What do you do when you’re twenty hours into a game and don’t want to play it any longer? Review it and use that as a pretense. So instead of this being a review of Golden Sun Dark Dawn, it is a review of the first twenty hours, which I think is just over half of the game. So read on if you want me to pick away at its nits.
Golden Sun: Dark Dawn Review
Release Date: 29/11/2010
Developer: Camelot Software Planning
So, I played through Golden Sun a little over a month ago, and found it to be lacking, and after getting a to a very grind heavy spot in Etrian Odyssey, 46 hours in, I decided that I was going to come back to that after another game, but half of my handheld games are RPGs, so it was this or getting upset at Crashmo. However, even considering how I missed plot details by skipping out on part two, the game still tells one of the least engaging stories I’ve ever tried to sit through.
The game starts up by more or less tossing a ball of exposition at you regarding the world, an ancient race, the Golden Sun event, Alchemy, how the world was decaying, and so forth, to the point where it might as well said, “What do you mean you haven’t played the last two games? Get outta here you prick!” Before it shows off how much it values its previous fans by making you play as the children of the original four protagonists, who are their parents three times out of four, even in spite of a gender swap.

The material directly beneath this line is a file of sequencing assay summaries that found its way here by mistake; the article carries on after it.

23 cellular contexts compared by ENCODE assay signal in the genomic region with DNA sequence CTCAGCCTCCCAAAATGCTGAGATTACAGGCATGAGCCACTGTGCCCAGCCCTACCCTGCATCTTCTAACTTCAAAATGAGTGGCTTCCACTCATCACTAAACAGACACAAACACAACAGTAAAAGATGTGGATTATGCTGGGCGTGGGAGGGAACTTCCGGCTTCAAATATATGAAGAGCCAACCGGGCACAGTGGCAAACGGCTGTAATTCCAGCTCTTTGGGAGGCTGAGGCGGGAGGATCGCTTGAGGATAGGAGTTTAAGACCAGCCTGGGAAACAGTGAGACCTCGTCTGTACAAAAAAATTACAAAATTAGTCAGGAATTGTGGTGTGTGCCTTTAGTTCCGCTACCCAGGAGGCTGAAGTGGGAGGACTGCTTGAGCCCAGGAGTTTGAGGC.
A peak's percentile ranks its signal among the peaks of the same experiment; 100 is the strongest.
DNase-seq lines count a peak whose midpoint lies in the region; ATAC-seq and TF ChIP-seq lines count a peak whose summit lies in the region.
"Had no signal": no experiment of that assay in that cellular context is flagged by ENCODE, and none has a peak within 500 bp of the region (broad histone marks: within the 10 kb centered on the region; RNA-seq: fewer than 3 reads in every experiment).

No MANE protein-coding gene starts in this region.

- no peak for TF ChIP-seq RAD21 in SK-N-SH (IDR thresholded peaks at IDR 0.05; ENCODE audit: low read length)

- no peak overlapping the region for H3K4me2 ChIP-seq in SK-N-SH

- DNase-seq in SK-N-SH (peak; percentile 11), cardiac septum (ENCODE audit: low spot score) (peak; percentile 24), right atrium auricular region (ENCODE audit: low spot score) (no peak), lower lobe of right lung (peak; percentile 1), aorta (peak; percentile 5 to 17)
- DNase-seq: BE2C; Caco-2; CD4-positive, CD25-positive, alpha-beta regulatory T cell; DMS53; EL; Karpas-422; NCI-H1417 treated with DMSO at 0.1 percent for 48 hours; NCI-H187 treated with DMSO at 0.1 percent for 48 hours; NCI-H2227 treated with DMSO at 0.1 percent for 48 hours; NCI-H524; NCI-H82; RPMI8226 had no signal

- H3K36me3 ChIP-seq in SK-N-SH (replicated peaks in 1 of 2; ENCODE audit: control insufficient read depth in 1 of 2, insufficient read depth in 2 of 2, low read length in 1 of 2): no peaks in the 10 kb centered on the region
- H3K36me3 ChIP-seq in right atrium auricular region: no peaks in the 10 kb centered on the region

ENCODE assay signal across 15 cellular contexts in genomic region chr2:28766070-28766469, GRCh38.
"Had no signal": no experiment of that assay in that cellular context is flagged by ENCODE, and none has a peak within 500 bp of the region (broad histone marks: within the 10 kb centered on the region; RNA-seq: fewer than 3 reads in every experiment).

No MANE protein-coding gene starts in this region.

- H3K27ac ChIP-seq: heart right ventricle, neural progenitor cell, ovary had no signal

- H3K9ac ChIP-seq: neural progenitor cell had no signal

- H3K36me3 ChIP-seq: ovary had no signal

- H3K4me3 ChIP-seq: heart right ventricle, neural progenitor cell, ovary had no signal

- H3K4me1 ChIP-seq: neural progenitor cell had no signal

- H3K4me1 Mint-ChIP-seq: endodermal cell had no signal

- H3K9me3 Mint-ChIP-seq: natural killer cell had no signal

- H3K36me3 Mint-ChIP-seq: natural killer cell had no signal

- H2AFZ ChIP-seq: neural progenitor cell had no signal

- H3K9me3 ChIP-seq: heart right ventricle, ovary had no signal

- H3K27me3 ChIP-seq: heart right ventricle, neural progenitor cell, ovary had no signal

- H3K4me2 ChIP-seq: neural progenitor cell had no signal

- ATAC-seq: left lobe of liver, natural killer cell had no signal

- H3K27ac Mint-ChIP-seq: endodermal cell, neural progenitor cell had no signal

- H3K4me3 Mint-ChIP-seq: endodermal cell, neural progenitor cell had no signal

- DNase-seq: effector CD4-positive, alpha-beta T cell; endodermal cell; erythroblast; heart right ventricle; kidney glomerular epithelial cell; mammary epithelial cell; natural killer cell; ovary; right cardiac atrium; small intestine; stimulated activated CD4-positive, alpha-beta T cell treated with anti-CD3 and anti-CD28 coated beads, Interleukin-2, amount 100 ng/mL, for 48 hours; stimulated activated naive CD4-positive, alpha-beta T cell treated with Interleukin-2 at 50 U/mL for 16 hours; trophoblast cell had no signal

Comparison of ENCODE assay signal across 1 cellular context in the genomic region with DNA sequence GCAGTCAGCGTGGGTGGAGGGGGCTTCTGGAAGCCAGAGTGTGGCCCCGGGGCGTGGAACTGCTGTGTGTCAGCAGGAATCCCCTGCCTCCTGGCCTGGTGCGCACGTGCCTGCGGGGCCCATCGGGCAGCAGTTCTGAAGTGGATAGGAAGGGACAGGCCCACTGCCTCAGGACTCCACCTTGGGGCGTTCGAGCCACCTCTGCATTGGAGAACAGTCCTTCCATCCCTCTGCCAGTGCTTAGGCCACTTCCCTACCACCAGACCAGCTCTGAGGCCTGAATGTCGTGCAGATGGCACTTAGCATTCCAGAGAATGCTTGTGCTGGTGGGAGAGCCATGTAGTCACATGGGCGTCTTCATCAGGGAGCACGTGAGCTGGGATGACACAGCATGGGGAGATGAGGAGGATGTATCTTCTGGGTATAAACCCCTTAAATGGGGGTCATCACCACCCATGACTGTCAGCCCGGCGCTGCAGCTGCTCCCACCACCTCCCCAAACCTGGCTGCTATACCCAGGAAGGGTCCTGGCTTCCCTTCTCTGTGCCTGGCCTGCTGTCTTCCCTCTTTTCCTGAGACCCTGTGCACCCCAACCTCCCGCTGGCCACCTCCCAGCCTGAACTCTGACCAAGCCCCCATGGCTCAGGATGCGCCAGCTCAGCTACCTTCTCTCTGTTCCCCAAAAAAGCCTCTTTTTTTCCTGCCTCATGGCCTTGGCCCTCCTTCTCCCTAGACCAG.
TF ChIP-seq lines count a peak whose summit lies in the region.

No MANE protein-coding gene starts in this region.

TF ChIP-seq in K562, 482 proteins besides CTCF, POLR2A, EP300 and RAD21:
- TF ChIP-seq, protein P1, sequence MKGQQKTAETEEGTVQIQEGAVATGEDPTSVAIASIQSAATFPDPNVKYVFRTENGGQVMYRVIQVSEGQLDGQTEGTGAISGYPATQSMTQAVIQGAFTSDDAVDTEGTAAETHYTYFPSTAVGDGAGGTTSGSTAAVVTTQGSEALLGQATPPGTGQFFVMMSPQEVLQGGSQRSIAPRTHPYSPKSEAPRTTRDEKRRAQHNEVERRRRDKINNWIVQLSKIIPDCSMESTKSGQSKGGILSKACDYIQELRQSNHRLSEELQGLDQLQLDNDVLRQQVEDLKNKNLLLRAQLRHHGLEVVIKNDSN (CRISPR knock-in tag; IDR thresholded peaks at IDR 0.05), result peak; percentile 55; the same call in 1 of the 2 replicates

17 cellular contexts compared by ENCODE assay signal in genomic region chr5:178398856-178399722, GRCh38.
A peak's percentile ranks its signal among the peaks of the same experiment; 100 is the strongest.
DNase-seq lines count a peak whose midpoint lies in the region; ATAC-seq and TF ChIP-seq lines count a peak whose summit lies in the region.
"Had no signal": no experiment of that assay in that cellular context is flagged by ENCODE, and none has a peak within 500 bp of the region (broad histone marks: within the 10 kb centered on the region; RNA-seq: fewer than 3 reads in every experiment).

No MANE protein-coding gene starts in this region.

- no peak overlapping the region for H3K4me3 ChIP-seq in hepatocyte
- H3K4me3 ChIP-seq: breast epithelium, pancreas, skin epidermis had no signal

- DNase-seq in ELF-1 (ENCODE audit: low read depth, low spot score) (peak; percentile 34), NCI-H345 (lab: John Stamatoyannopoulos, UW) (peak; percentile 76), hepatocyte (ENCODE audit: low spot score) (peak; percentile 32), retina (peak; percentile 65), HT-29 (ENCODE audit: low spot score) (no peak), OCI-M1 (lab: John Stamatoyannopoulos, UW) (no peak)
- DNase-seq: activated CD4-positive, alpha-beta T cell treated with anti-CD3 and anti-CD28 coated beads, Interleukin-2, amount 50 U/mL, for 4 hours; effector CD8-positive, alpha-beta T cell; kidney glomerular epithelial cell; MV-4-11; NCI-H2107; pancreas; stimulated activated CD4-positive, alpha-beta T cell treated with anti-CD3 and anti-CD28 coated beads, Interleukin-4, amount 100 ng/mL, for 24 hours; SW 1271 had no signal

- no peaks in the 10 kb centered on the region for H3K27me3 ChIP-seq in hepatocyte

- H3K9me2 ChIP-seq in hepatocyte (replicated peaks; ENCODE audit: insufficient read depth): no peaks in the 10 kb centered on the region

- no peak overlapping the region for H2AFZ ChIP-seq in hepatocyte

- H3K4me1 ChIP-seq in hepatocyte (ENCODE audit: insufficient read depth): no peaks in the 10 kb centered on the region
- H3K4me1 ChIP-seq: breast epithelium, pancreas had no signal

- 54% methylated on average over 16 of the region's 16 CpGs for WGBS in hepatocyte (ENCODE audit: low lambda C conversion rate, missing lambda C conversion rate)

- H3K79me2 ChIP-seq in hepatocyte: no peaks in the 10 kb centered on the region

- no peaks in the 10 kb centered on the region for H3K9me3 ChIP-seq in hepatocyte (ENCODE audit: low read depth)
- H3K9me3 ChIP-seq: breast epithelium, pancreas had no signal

Normally this is where I talk about what the objective of the game is, but I’d be buggered if I could follow it. At first you’re just trying to get some wing to create a gliding device that can go to a place. Then a character you were trying to save in the first game gets kidnapped by two baddies and a guy wearing a mask, just like in the first game because narratives are hard. Before I was told to activate alchemy generators, not really knowing what alchemy is suppose to be in this universe with psy-energy that is the magic substitute. Same thing with creatures called Djinns that the entire game’s combat system is built around, but I haven’t a clue where they came from.
Now, these were still issues with the first game, but I more or less forgot about them they made such little of an impression on me. But Dark Dawn tries really hard to make the story accessible by including the best codex system I’ve seen, where you tap on key words and get their definitions mid conversation. Which would invalidate these issues, assuming I could grasp the lore after reading through them. But after I had to force myself to try and figure out what was going on, I realized that if you’re going to include over 150 key words, you better be able to exposit them properly.
While the actual writing of the game seems more average than anything, there is just too much dialog with not enough surrounding factors to enable me to care. When telling a story in a game like this, you need to engage the players with more than just text. Have good music and show them something neat looking for them to care. Instead, the score made me almost instantly pop on some of my own audio, with the battle themes and sound effects still being enjoyable.
With the visuals, specifically the character models, make me feel like the kind of guy who drew sprites for a fighting game, right after the Nintendo 64 came out. Quite simply, when you decide to show character emotion through an emoticon over their head, you’re pretty much behind titles from 1994. If a 24 pixel tall character can display an array of emotions with the sprite itself, or a portrait can show even more in depth details, having a happy face pop over character’s heads is just lazy. Same thing with having an ugly static mugshot sometimes appear when characters are yapping about I know the DS’ 3D sucked nuggets, but so would you, Camelot. Instead, the overworld 3D models don’t capture the pixely charm found in many a 16 bit RPG, with battles having sprite higher in detail, along with age, seeing as how everyone looks 12 out of battle.